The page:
Meta-Art, Exorcism, and Existentialism in The Masterpiece
Jeffrey S. Uzzel
Dr. Katarina Gephardt
29 November 2007
“Meta-Art, Exorcism, and Existentialism in The Masterpiece”
The Masterpiece is perhaps the most blatantly autobiographical work in Emile Zola’s Rougon-Macquart series. In the novel, Zola illustrates the plight of the suffering artist. He uses descriptive language to imitate the artistic style of his characters, thereby creating the impression of meta-art. In effect, the novel is a vehicle of self-reflection. By tracing Claude’s “bitter disappointments, perpetual groping, and painful doubts,” Zola appears to be exorcising his own personal and artistic demons (Zamparelli 155). Sandoz, on the other hand, represents Zola’s disillusionment and resignation to the grim reality of life. Zola, like Sandoz, approaches the fin de siecle with a somber estimation of the human condition, relying on Naturalism and “the cold light of science” to survive the terrors of existentialism (Zola 422).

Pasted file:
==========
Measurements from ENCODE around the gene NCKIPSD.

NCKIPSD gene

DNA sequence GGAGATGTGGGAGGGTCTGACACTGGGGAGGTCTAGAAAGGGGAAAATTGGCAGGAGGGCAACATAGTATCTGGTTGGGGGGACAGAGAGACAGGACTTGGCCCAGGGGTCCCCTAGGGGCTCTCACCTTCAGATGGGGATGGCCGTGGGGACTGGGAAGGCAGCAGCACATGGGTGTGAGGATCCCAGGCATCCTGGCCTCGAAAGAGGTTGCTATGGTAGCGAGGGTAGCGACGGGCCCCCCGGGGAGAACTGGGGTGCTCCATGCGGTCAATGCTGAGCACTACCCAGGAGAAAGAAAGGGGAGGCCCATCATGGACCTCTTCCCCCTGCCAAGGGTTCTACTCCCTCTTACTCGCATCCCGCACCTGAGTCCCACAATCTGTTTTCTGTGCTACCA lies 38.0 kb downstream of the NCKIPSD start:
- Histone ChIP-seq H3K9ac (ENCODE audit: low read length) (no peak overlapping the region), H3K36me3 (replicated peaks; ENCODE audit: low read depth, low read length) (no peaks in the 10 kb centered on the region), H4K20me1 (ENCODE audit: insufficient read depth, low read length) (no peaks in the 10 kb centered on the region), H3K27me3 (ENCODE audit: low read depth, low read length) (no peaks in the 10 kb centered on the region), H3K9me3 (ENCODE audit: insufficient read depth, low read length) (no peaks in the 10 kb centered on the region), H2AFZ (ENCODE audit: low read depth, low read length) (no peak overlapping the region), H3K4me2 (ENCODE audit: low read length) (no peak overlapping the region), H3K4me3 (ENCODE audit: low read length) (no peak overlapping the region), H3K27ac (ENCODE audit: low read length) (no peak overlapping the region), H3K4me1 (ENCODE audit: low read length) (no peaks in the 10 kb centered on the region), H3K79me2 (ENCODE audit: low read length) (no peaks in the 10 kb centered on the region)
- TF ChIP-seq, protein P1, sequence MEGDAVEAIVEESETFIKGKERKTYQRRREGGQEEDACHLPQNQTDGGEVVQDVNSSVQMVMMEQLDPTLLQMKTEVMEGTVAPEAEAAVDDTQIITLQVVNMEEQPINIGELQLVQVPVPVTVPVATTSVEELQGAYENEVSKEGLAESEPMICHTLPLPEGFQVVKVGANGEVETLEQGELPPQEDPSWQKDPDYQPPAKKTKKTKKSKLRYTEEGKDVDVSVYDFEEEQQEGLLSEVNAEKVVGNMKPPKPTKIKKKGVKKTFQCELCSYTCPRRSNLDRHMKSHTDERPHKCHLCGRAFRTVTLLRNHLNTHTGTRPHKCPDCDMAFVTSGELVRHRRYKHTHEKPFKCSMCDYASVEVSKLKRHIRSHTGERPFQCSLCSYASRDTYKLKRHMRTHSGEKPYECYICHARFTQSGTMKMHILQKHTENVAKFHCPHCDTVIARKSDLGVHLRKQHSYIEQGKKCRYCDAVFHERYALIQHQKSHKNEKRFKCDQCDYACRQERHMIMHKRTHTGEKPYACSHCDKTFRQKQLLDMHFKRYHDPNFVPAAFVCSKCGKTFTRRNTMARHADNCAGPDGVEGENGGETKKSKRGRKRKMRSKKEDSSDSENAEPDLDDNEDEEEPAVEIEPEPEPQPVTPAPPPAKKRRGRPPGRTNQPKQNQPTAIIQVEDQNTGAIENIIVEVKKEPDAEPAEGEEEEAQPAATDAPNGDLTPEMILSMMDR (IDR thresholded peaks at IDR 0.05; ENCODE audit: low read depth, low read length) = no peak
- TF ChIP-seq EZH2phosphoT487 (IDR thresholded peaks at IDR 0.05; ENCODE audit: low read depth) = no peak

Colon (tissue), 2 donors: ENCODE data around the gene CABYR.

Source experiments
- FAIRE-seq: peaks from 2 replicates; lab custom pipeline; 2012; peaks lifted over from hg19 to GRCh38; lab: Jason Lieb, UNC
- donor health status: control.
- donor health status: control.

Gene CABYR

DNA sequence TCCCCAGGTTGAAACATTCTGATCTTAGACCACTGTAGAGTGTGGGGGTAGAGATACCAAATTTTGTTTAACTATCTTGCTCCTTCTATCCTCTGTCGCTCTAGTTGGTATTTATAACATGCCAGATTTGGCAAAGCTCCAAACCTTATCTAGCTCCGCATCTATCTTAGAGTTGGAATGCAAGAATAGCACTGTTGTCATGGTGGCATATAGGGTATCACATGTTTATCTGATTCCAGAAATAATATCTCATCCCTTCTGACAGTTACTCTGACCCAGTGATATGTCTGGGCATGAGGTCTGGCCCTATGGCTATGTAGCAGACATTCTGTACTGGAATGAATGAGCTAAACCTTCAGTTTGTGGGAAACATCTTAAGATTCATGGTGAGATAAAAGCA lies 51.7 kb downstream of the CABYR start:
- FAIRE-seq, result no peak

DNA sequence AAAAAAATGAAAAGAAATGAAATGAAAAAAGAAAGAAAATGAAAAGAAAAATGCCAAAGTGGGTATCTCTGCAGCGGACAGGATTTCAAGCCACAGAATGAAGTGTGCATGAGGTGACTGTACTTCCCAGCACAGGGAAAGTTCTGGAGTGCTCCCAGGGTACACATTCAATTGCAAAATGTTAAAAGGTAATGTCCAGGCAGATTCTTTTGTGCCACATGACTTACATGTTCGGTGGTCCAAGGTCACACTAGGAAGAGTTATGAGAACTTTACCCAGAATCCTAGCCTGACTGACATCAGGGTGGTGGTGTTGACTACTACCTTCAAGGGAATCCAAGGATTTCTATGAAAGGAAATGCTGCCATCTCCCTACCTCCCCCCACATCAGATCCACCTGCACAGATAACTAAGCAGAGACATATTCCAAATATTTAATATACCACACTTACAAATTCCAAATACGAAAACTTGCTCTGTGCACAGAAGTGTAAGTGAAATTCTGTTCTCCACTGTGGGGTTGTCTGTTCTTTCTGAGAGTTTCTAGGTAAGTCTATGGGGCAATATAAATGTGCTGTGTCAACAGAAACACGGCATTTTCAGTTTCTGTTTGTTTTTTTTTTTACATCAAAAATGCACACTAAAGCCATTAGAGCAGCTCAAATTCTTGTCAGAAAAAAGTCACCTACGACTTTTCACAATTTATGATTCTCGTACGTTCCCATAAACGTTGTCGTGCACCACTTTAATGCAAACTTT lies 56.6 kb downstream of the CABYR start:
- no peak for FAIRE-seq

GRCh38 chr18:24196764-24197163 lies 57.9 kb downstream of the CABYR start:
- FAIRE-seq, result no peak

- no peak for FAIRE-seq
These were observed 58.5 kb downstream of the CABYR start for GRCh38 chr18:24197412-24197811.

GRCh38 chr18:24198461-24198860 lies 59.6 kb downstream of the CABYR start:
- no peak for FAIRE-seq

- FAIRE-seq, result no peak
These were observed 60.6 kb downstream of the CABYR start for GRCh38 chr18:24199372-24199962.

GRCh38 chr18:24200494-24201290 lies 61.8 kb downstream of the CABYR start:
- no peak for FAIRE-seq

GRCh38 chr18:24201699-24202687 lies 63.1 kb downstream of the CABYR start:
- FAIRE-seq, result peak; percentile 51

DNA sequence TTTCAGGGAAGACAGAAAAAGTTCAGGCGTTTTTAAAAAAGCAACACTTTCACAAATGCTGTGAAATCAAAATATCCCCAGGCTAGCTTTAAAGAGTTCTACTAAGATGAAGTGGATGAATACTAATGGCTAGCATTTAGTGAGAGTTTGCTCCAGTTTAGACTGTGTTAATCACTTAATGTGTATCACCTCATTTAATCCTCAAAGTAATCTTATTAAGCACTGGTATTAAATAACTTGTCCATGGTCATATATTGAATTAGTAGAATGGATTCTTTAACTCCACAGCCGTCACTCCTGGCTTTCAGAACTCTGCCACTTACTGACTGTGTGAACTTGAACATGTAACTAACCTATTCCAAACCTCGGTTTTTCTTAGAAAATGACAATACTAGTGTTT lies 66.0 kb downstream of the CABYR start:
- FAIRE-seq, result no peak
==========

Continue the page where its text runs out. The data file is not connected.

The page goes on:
Emile Zola consciously intended The Masterpiece to be a work of meta-art: “I not only wrote in favor of the impressionists, I translated them into literature, in my style, tone, coloration, the palette I used in many of my descriptions … the painters have helped me paint in a new manner,...
Join Now to View Premium Content
GradeSaver provides access to 810 study guide PDFs and quizzes, 5999 literature essays, 1697 sample college application essays, 237 lesson plans, and ad-free surfing in this premium content, “Members Only” section of the site! Membership includes a 10% discount on all editing orders.
Already a member? Log in